Allen Weisselberg, former Trump Org. CFO, sentenced to 5 months in jail
New York CNN –
Allen Weisselberg, President Donald Trump’s longtime chief financial officer, was sentenced by a New York judge to five months in prison for his role in a decade-long tax fraud scheme after testifying as a state witness against the Trump Organization.
After the court hearing, Weisselberg, 75, is expected to report to Rikers Island, New York’s notorious prison, to begin serving his sentence immediately.
He pleaded guilty last August to 15 felonies in a deal with prosecutors. As part of the deal, he was required to testify truthfully in the Trump Organization’s trial, pay $2 million in back taxes, interest and penalties and waive any appeal rights.
Weisselberg admitted he should have paid taxes on the off-the-books compensation, which totaled roughly $200,000 a year, which included a luxury Manhattan apartment overlooking the Hudson River, two Mercedes Benz rental cars, parking, utilities, furniture and tuition of private school for him. nephews and nieces.
Judge Juan Merchan said Tuesday that if he hadn’t already promised Weisselberg a five-month sentence, he would have handed down a “far greater” sentence than five months after hearing the evidence at trial.
Without a plea deal, Weisselberg faced a sentence of five to 15 years in prison. With credit given for good behavior, a third of Weisselberg’s sentence could be thrown out, meaning he could end up serving about 100 days behind bars.
Merchan found Weisselberg’s fabrication of a fraudulent $6,000 payroll deduction to his wife so she could qualify for Social Security benefits as the most “offensive” of the crimes the judge said were directed by the Organization Trump. executive greed.
Merchan said he felt he had to share that view in response to Weisselberg’s attorney, who asked for an even lesser sentence for his client given his age and other factors.
Longtime Trump Organization. executive fulfilled the terms of his plea agreement, a Manhattan District Attorney’s Office prosecutor told the court before Merchan handed down the sentence. Prosecutors said Weisselberg did indeed testify against two Trump companies convicted in connection with the tax fraud scheme in December, prosecutor Susan Hoffinger said.
Weisselberg also paid the remaining balance of just over $1 million in back taxes and penalties last week owed to tax authorities, Hoffinger confirmed. He paid more than $2 million in total.
Weisselberg’s attorney, Nicholas Gravante, said Tuesday “it’s obviously a difficult day for him, but it’s a day he’s been preparing for for many months, since he entered his plea last August.”
“Mr. Weisselberg came to court today ready to begin his sentence and he is grateful that it has now begun,” said Gravante. “He deeply regrets the error of judgment that resulted in his conviction, and is most sorry for the pain he has caused his loving wife, sons and wonderful grandchildren.”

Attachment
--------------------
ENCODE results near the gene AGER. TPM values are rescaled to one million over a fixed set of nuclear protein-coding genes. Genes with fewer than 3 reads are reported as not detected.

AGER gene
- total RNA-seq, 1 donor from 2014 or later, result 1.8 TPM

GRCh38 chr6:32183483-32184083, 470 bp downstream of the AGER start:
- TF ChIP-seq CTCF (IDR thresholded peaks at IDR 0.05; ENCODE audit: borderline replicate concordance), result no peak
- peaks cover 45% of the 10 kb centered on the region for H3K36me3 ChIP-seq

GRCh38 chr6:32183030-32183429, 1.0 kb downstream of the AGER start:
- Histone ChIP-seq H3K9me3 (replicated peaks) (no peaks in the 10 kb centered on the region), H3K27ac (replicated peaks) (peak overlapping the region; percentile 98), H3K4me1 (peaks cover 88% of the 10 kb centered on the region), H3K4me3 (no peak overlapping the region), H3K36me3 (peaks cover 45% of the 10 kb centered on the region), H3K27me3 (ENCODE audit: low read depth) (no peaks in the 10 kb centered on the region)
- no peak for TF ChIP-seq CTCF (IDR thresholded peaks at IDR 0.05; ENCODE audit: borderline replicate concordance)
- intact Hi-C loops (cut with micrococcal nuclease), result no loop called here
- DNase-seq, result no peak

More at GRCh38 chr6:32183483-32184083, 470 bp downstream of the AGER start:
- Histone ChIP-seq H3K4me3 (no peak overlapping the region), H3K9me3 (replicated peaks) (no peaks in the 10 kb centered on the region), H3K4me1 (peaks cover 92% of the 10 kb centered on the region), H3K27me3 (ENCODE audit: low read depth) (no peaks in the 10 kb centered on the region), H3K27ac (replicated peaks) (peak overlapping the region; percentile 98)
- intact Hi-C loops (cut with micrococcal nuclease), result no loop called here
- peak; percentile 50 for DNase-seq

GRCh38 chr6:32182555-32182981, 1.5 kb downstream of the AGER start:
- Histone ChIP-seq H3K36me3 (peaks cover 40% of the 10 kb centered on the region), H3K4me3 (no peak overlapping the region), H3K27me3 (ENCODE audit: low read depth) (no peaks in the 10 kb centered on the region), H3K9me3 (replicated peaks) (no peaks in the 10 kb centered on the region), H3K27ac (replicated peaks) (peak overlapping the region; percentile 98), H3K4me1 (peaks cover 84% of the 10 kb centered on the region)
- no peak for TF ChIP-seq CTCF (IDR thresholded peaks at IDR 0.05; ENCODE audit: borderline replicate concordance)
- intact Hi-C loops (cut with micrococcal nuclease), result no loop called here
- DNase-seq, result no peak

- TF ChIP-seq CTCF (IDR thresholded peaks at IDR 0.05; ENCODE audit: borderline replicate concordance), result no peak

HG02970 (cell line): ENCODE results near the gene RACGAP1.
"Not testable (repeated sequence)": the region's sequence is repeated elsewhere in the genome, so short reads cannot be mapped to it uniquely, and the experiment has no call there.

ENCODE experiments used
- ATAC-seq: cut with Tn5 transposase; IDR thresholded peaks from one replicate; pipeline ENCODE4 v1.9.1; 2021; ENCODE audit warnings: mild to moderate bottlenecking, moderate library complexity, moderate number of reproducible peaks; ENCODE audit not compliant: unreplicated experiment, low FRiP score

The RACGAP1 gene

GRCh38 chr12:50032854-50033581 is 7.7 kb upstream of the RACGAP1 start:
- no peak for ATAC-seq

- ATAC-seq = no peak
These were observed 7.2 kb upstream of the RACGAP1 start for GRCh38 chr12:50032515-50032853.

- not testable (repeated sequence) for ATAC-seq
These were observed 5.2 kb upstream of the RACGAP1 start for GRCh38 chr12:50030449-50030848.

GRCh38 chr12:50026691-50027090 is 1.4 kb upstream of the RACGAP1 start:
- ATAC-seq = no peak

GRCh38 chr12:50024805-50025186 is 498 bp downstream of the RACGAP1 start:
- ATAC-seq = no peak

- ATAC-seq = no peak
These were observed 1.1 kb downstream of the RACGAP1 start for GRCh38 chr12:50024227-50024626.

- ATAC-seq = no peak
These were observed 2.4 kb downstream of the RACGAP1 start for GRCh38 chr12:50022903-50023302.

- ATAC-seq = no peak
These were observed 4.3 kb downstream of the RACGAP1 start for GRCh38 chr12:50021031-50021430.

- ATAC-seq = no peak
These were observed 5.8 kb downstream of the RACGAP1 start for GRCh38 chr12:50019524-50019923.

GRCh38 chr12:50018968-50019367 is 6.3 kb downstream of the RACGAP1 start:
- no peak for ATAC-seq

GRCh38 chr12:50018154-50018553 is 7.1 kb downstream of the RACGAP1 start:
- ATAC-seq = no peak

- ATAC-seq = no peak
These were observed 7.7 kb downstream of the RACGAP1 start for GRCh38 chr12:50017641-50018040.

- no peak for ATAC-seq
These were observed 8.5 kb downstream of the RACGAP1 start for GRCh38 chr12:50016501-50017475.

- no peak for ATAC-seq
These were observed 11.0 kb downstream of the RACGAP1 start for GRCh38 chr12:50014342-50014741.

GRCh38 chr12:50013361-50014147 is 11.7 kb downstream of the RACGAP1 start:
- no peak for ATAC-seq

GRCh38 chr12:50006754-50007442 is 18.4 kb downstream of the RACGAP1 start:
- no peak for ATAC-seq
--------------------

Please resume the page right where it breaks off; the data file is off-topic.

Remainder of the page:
New York District Attorney Alvin Bragg said the plea and sentence show that, “in Manhattan, you have to play by the rules, no matter who you are or who you work for.”
“Now, he and two Trump companies have been convicted of felonies and Weisselberg will serve a prison sentence for his crimes,” Bragg added.
The sentence caps a lengthy investigation — but it comes as the Manhattan district attorney’s office continues to investigate the Trump Organization. Prosecutors are conducting a wide-ranging investigation involving the accuracy of the companies’ financial statements, and in recent months its focus has returned to the company’s involvement in cash payments made to silence adult film star Stormy Daniels from coming forward. publicly with a connection to Trump shortly before the 2016 election, people familiar with the matter said. Trump has denied this affair.
Weisselberg’s legal troubles are not over. He is also a defendant in a $250 million civil lawsuit filed by New York Attorney General Letitia James, who has alleged that Trump, his three oldest children, Weisselberg and others defrauded lenders, insurers and tax authorities inflating the value of the Trump Organization’s numerous properties for more than a decade. Trump has denied wrongdoing and said the lawsuit is politically motivated.
In his testimony at the Trump Organization’s tax fraud trial late last year, Weisselberg said he conspired with others at the company and described conversations he had with Trump, sons Eric Trump and Donald Trump Jr., but told the jury when questioned by Trump’s lawyers that he did not plan or conspire with anyone in the Trump family.
Last month, after several hours of deliberations, two entities of the Trump Organization were convicted on multiple counts of tax fraud and falsifying business records. Lawyers for the entities said they will appeal.
A source close to the situation said that as of Tuesday, Weisselberg is no longer an employee of the Trump Organization, describing it as an amicable split with a severance.
This story has been updated with additional details.